To summarise: just buy it. There is nothing else I can say.

General rating:

★★★★★ superb!

Horror rating:

★★★★★ once more, superb!

If you would like to help support Confessions of a Reviewer, then please consider using the links below to buy Devourer of Souls or any other books from Kevin. This not only supports me but also lets me know how many people actually like to buy books after reading my reviews.


Amazon US

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Book Synopsis:


An ancient game of chance and Fate. One boy's smoldering hate, another boy's need to make things right, and a father's ghosts of Vietnam past. These are the key players in this latest tale of revenge and reparation performed on the stage of the strange Adirondack town of Clifton Heights, NY.

The Man in Yellow

Tahawus is a small, isolated Adirondack town just north of Clifton Heights. A quiet place filled with simple people of an ardent faith, nothing much ever happens there...until the man in yellow comes calling. He knows your worst nightmares, and he can offer your fondest wish. All you need is faith...and a mouth from which to scream.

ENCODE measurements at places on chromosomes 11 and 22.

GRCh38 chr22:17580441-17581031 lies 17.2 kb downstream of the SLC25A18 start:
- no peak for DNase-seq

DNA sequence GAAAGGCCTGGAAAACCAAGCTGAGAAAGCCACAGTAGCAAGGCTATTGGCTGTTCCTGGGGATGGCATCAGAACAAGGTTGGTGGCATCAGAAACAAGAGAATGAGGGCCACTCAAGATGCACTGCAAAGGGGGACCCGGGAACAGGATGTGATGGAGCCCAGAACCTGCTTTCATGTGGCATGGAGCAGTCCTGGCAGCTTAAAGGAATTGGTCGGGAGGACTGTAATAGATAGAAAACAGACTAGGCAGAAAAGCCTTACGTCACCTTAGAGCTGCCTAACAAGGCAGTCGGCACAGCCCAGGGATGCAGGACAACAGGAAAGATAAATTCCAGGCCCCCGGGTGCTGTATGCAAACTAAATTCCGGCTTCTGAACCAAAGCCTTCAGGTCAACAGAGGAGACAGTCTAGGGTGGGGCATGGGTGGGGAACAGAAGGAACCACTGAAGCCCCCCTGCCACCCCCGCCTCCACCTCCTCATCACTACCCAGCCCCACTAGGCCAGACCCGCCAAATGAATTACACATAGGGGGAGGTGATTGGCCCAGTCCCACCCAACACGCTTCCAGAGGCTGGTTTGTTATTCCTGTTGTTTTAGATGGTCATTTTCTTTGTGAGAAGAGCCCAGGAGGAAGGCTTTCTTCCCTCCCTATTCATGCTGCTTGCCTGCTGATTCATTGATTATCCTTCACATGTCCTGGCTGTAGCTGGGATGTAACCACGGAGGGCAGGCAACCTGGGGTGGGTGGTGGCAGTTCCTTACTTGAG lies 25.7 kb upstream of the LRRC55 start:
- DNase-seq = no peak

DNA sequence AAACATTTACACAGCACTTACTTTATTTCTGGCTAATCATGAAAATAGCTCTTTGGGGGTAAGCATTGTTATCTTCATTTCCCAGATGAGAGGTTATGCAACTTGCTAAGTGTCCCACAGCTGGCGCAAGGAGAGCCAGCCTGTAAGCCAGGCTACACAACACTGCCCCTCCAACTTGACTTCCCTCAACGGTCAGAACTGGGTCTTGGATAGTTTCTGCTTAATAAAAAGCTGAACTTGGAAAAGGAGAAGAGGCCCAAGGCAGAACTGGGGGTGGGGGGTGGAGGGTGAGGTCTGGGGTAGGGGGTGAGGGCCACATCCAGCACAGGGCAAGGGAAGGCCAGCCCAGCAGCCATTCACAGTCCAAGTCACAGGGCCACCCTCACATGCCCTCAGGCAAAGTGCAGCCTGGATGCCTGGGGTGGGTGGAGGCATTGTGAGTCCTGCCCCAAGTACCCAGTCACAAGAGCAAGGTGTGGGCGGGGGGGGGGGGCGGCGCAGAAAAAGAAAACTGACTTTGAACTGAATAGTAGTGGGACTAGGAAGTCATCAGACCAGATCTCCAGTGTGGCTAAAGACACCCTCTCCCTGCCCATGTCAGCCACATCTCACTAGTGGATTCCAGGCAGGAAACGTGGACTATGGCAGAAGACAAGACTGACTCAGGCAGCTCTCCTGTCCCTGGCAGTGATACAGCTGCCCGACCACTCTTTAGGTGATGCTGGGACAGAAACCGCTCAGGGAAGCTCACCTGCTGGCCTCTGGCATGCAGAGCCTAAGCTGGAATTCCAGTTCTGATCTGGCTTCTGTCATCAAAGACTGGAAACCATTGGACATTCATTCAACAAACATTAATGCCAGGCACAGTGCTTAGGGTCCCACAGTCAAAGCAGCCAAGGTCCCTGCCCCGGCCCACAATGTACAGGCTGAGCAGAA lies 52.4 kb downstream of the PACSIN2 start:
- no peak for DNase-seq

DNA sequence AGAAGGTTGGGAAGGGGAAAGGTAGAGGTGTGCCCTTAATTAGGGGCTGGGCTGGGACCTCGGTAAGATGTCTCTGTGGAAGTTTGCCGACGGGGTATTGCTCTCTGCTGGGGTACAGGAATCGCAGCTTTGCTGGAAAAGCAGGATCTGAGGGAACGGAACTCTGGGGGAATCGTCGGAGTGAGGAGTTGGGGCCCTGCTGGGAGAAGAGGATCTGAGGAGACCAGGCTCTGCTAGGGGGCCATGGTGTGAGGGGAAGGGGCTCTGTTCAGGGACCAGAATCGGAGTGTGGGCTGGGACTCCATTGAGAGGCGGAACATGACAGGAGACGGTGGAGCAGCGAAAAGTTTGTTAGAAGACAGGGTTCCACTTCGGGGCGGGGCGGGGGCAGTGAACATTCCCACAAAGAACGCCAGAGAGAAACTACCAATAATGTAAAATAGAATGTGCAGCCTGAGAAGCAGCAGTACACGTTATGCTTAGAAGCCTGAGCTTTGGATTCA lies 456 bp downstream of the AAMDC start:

Kevin Lucia is the Reviews Editor for Cemetery Dance Magazine, and he writes a quarterly column "Horror 101" for Lamplight Magazine. His short fiction has appeared in several anthologies.

He's currently finishing his Creative Writing Master’s Degree at Binghamton University, he teaches high school English and lives in Castle Creek, New York with his wife and children.

He is the author of Hiram Grange & The Chosen One, Book Four of The Hiram Grange Chronicles, the short story collection Things Slip Through, the novella duet Devourer of Souls, and the novella quartet Through A Mirror, Darkly. He's currently working on his first novel.

And for more about Kevin, visit his site or find him on social media: